Wednesday, 27 September 2017 12:55

Work starts on Barnet hospice

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Sophie is now 11 years old and is displaying similar symptoms to her brother who died aged 17 Sophie is now 11 years old and is displaying similar symptoms to her brother who died aged 17
To coincide with the start of building work on its site at the environment centre off Byng Road, Barnet, an appeal has been launched for the final £2 million needed to complete construction and fit out the new Noah’s Ark Children’s Hospice.

When a redesign of the £6.2 million project was approved last year, Noah’s Ark said the aim was to have north London’s first purpose-built children’s hospice ready for opening by March 2019.

At any one time, within Noah’s Ark’s catchment area of central and north London and Hertsmere, there are around 1,200 babies, children and young people with life-limiting or life-threatening conditions.

Among those attending the ground-breaking ceremony to mark the start of construction work was Samantha Cameron, wife of the former Prime Minister David Cameron.

Samantha Cameron at the ground-breaking ceremonyShe described how she and her husband were devastated when they lost their son Ivan and she hoped that many children and their families would benefit from the care that would be available once Noah’s Ark opens its doors.

There will be four wings to the new hospice, forming an X-shaped building.

Leading off from the main reception area will be a wing with six children’s bedrooms; a wing with three family rooms for visitors, and nursery facilities; a wing with therapy play areas with soft and wet games, and a children’s den; and a wing providing offices for the charity.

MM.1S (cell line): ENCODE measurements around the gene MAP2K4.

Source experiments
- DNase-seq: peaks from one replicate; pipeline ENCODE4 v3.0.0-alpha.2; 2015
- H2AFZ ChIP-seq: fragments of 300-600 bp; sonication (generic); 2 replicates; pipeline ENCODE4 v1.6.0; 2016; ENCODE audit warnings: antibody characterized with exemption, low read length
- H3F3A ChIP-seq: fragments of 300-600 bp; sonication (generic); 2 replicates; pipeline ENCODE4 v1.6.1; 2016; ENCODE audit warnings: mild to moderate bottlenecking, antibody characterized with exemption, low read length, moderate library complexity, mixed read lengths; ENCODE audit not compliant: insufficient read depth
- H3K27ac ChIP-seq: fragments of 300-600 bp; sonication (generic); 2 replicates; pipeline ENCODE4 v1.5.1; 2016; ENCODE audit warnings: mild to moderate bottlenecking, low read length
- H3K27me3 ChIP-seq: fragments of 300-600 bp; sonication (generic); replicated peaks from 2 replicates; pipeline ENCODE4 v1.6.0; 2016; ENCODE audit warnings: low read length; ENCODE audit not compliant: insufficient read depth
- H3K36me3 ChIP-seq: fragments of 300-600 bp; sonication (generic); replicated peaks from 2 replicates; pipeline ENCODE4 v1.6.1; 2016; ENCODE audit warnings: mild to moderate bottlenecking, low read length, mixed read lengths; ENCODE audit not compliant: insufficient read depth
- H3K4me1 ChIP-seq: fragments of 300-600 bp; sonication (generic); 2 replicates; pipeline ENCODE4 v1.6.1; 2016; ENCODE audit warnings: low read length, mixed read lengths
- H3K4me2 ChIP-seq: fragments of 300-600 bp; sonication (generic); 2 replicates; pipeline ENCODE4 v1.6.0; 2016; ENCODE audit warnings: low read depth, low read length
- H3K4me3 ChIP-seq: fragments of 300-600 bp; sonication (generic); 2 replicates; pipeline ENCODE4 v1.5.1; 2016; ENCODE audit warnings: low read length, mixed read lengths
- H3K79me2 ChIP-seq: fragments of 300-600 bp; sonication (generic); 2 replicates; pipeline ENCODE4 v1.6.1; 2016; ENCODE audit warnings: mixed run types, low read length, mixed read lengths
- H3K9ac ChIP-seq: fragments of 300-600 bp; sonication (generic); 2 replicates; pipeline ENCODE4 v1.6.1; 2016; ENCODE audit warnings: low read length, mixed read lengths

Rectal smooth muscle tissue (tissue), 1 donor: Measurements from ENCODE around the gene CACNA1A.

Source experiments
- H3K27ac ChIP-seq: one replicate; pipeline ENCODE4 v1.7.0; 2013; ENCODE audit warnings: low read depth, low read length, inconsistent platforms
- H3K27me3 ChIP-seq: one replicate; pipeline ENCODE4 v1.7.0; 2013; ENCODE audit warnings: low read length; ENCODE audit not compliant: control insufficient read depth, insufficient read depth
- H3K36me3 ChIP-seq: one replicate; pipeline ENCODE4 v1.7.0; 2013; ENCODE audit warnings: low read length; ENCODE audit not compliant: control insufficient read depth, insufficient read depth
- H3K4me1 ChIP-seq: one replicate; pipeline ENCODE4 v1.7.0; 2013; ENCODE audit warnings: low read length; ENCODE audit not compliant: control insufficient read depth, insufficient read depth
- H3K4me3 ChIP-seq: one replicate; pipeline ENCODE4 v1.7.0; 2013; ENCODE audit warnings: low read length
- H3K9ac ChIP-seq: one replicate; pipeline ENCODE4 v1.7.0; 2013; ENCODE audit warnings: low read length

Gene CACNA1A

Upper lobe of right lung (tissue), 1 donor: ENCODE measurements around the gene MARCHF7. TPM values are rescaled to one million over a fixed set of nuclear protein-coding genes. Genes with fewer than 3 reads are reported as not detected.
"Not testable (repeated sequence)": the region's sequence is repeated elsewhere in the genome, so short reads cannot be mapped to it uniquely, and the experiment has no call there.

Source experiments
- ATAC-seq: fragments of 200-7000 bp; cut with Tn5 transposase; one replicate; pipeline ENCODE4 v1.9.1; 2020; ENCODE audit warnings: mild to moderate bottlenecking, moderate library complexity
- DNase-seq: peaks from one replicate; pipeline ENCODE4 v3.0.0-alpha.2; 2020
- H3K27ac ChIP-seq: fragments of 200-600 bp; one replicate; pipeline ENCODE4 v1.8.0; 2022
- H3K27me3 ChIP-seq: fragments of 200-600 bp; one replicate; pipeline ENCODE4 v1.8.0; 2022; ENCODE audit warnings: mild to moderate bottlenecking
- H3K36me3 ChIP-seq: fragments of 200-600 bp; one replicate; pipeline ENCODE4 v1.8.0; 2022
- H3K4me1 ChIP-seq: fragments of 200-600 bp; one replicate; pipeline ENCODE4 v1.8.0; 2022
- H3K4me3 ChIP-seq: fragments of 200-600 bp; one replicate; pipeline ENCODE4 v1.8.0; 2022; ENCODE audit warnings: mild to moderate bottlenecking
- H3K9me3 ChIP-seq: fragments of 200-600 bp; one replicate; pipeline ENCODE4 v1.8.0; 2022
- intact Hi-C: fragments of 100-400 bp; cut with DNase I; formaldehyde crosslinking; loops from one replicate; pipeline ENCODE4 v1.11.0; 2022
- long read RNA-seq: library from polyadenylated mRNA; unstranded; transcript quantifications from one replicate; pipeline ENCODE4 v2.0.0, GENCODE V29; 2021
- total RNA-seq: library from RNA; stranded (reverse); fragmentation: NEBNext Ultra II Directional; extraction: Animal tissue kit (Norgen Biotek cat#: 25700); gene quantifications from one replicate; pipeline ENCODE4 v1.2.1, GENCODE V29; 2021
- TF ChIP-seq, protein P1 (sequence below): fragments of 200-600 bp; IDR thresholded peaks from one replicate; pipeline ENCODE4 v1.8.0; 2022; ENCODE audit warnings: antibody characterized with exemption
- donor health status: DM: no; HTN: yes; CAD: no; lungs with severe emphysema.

The central space will be the reporting point for key workers who help children out in the community, and the architects said the aim of the redesign was to take as much benefit as possible from the outlook provided by the seven-acre nature reserve maintained by the Barnet Environment Centre.

Noah’s Ark and the environment centre share the use of the nature reserve and the two organisations hope there will be plenty of cross over in the work they do, with children from the hospice enjoying the nature reserve as much as the many parties of school children from across the Borough of Barnet.

...which currently supports 200 children, by providing a 24-hour end-of-life, post-death and bereavement care

In a statement on its website, Noah’s Ark says the new hospice will complement the charity’s existing hospice-at-home services, which currently supports 200 children, by providing “a 24-hour end-of-life, post-death and bereavement care”.

To help raise the final £2 million, the charity has launched a Build The Ark campaign asking members of the public to give an hour’s salary to build the hospice.

Ru Watkins, Noah’s Ark chief executive, said that the opening of the hospice would enable the charity to offer more care for the children and families who most need it.

Artists impression of the building showing the sensory gardens“It will be a state-of-the-art hospice, serving our families first, but also the wider community. 

It will be a unique community hub open to other groups to enjoy the facilities and support the development of the hospice.”

Palliative care facilities that will be available locally for the first time will include sensory, music and wet play rooms; sensory gardens; a drop-in facility for families; 24-hour end-of-life care, including specialised care for new born babies; and post-death care.

Among the recent donations highlighted by Noah’s Ark in recent months is a £95,000 donation raised by staff through collection boxes and percentages on special meal deals at 144 Kentucky Fried Chicken outlets across London.

For details of the appeal see:


In time for Sophie Noah's Ark Children's Hospice

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